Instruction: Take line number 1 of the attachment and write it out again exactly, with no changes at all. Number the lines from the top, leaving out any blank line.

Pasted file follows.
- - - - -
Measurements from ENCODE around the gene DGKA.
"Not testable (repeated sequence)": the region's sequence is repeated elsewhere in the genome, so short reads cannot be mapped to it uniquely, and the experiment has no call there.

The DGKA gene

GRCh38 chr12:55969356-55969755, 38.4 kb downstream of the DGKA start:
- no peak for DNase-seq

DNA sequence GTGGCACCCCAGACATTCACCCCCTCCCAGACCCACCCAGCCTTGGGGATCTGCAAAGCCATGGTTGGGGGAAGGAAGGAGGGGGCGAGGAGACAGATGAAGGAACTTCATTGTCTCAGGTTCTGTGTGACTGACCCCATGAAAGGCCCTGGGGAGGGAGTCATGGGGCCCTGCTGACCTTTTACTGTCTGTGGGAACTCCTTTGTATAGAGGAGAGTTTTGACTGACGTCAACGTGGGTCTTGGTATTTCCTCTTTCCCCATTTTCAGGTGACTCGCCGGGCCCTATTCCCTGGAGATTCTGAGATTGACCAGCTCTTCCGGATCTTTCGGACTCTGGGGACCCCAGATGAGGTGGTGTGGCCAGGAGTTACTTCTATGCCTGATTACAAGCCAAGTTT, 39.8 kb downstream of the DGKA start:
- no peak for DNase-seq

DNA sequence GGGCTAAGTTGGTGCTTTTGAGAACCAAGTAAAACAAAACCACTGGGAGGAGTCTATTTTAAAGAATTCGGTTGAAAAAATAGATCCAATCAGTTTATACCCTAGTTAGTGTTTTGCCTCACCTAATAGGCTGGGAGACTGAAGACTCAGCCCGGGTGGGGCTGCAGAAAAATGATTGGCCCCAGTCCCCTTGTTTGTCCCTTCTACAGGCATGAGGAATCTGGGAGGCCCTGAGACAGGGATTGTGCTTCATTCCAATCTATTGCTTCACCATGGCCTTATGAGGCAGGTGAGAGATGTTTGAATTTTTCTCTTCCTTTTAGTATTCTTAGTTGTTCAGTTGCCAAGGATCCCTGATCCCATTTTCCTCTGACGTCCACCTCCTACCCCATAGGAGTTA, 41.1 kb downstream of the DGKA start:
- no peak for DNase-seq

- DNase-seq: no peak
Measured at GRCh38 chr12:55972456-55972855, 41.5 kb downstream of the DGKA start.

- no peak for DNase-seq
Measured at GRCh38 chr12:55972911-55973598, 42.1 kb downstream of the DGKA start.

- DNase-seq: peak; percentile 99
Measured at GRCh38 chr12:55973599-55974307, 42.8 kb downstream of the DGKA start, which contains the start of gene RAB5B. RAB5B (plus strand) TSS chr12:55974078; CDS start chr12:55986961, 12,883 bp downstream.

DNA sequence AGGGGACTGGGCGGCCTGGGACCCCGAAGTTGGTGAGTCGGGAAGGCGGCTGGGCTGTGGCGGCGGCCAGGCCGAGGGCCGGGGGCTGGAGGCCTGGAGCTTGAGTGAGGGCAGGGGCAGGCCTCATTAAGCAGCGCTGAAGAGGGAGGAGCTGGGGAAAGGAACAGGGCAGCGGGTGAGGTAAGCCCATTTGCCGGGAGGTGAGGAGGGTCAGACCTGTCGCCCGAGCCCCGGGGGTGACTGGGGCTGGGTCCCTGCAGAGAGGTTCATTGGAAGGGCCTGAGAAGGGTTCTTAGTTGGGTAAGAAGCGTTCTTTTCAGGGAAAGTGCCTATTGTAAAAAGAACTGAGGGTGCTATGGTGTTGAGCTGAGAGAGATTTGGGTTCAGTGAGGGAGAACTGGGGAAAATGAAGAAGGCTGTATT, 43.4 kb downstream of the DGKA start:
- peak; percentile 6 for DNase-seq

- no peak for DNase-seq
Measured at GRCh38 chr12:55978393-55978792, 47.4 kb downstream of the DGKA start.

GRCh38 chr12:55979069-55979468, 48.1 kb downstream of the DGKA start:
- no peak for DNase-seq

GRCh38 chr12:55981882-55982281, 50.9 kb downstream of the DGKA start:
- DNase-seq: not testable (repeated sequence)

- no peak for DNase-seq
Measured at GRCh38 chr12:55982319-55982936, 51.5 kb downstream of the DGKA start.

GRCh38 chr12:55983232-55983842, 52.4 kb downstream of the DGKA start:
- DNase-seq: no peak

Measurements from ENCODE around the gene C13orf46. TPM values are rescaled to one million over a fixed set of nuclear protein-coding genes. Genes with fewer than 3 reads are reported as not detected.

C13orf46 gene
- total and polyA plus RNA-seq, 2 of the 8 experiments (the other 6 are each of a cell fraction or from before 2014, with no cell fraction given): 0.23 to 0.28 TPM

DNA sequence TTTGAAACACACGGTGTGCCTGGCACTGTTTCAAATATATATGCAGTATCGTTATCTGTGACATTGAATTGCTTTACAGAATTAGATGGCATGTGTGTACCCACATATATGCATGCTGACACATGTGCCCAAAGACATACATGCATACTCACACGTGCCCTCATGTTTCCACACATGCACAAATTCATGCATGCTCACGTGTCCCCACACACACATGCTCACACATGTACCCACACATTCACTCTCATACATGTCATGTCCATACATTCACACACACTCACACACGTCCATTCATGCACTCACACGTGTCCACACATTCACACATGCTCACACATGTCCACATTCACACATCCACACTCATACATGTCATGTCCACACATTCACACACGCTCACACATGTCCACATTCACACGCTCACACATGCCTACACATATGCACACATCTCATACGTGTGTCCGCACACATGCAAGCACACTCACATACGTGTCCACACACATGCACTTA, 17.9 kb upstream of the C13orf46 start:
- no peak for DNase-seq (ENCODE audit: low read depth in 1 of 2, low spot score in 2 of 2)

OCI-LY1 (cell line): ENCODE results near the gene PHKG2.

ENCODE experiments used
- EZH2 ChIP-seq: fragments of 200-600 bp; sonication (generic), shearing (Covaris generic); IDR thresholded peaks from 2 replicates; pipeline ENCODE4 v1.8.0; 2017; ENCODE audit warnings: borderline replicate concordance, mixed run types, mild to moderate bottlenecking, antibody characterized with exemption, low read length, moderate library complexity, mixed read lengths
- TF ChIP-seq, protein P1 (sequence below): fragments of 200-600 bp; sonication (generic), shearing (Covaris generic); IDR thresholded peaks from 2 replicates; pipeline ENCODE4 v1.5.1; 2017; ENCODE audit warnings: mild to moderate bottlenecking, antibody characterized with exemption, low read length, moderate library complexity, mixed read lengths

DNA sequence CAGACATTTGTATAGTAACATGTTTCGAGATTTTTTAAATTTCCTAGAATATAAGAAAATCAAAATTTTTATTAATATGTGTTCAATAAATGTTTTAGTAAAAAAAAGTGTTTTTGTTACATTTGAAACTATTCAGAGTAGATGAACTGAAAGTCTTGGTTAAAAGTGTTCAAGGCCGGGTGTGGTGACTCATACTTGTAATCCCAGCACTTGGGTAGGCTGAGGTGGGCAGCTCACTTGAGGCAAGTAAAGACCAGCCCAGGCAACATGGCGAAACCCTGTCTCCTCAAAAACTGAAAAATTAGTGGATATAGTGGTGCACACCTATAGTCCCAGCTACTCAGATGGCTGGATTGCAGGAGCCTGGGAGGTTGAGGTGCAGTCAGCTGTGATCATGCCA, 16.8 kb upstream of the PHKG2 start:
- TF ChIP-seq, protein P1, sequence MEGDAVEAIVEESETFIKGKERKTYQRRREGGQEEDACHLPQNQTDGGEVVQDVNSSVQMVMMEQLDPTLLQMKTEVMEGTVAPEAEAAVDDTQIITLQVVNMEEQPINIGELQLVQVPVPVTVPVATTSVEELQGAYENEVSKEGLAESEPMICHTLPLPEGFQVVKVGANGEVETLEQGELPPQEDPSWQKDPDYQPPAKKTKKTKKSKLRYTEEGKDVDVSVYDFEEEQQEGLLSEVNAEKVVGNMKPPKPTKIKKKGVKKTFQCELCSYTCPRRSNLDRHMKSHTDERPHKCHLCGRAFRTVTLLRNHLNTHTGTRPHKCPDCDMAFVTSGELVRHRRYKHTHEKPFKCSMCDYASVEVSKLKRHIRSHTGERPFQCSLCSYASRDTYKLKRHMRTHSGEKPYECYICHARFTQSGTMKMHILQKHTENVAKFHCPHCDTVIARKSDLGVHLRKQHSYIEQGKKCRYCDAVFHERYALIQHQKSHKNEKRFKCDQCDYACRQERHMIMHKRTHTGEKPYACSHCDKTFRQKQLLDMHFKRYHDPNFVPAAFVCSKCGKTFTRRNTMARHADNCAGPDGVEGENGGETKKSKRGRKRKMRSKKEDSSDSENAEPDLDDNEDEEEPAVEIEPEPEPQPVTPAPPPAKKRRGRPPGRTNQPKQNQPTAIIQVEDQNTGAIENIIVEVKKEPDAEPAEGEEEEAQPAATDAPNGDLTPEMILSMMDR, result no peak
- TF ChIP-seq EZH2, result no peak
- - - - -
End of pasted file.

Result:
Measurements from ENCODE around the gene DGKA.